You know, I do live on the east coast. It’s not unthinkable (particularly after Katrina) that we might experience some devastating hurricane that puts the entire city out of commission- or more like the entire central part of the state, since my city is only 6,000 people, as opposed to the 200,000 of New Orleans at the time… And now I know, from the personal stories, exactly what it’s like being a refugee in a time like that, and it’s completely horrifying. I can’t imagine it. It’s…. it happens to someone else, you know? That’s how Americans view tragedy. We feel immortal. Even I do.
Garage Band is an Italian graphic novel by the artist Gipi. (Fun fact: if you google “garage band” it will put a squiggly red line under it and suggest “garageband,” the software. I was shocked.) This is one that I’ve had my eyes on for a while because of the really very lovely artwork- watercolor with thin, black linework. I’d actually checked it out once before, but I gave it to my art teacher when I became interested in watercolor, just to show her. This is the first time I’ve actually read the story. It’s about five friends who, well, start a band in their garage. Each of the boys has a thing that makes them more intriguing and defines their character. Then something bad happens and they need to make up for it, and they get themselves in some pretty deep trouble. Meanwhile, one of the boys’ fathers has found a client who owns a music production company (or something) and is willing to listen to them play. They might have a manager. It’s very exciting.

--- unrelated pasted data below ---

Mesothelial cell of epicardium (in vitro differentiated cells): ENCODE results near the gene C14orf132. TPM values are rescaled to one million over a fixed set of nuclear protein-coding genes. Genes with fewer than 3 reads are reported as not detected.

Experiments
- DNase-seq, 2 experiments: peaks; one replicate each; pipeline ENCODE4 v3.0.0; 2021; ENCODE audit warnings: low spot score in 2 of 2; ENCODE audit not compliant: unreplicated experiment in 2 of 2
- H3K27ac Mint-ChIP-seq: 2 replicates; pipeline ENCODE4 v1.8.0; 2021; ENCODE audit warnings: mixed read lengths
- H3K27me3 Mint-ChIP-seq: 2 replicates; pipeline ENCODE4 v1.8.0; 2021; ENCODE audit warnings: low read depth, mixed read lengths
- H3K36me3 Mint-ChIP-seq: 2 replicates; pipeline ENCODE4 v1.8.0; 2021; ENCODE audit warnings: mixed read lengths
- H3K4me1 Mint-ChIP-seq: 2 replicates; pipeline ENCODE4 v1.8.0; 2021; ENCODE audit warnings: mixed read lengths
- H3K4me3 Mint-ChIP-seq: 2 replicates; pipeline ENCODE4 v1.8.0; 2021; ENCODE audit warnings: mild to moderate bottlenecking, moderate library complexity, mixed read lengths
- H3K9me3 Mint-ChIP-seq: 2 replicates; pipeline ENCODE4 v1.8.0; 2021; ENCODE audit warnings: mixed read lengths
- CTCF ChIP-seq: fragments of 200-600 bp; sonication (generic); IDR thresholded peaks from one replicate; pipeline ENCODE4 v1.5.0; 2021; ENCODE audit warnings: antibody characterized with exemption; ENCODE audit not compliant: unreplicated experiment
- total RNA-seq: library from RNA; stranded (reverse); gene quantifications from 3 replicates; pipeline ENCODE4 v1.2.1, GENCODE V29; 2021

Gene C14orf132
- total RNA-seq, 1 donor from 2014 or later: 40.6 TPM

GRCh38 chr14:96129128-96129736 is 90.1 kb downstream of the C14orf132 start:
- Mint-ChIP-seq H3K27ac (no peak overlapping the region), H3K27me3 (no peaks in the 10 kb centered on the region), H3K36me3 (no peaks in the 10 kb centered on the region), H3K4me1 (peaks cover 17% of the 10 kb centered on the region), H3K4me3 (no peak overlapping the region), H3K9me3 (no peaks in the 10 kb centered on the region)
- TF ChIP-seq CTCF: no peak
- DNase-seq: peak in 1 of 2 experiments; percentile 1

This book was simple. I really liked it for the artwork more than anything. The watercolor is washy and edgy and dark, but it’s bright where there are colors. The character designs are kind of gritty- each design fits the character in an uncanny way that I really liked. There were parts where you could tell that Gipi had put a black line over wet paint, and the line became fuzzy… I enjoy little details like that.
I really, really loved this book.